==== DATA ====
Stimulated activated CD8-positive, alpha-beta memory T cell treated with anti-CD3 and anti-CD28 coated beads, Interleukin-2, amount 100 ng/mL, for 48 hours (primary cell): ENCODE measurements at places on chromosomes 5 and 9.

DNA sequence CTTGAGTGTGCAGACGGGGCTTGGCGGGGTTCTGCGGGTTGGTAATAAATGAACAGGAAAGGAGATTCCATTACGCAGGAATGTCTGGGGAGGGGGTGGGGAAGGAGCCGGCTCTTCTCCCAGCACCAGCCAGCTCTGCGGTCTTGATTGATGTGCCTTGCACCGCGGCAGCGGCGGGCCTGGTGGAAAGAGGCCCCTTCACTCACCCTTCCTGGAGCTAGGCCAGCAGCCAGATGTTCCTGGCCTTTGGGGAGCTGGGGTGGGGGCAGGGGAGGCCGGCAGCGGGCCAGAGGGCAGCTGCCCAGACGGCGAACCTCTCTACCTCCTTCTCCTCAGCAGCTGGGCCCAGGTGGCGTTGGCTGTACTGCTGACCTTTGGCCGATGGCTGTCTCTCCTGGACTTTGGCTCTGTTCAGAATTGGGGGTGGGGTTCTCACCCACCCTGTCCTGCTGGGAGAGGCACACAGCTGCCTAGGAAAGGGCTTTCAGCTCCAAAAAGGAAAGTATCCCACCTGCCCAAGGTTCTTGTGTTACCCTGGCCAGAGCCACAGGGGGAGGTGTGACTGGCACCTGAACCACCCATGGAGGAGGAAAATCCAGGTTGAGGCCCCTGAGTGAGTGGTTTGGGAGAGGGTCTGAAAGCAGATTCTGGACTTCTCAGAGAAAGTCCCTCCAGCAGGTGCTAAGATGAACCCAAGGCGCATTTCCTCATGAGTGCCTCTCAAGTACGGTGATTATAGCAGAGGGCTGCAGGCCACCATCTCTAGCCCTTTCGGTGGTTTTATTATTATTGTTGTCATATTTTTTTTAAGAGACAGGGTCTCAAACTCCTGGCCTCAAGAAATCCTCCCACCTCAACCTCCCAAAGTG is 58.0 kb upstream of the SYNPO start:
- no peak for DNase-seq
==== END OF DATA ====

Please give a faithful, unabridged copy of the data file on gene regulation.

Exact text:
Stimulated activated CD8-positive, alpha-beta memory T cell treated with anti-CD3 and anti-CD28 coated beads, Interleukin-2, amount 100 ng/mL, for 48 hours (primary cell): ENCODE measurements at places on chromosomes 5 and 9.

DNA sequence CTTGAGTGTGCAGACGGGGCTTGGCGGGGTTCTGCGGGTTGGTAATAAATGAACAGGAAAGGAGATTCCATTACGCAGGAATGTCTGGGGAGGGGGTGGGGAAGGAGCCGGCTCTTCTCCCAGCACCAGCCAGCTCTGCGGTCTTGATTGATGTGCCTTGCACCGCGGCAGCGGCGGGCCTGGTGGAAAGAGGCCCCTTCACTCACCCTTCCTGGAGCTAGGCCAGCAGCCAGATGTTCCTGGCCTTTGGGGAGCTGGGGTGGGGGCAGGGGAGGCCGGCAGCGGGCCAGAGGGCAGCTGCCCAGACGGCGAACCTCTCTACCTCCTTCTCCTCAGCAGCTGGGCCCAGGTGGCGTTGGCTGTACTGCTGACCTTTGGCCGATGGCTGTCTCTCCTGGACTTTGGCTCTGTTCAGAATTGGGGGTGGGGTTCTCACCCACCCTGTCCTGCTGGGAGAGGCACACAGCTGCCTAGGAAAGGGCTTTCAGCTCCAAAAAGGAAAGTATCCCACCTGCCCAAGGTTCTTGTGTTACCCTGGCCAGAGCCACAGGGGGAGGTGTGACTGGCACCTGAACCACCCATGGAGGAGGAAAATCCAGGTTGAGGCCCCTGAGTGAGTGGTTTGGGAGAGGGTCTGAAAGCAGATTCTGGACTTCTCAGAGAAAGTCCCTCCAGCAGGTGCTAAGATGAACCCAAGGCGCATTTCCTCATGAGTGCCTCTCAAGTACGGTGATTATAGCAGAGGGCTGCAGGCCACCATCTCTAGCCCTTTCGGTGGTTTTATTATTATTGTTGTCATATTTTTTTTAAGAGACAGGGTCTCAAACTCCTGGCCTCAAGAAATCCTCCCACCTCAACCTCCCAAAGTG is 58.0 kb upstream of the SYNPO start:
- no peak for DNase-seq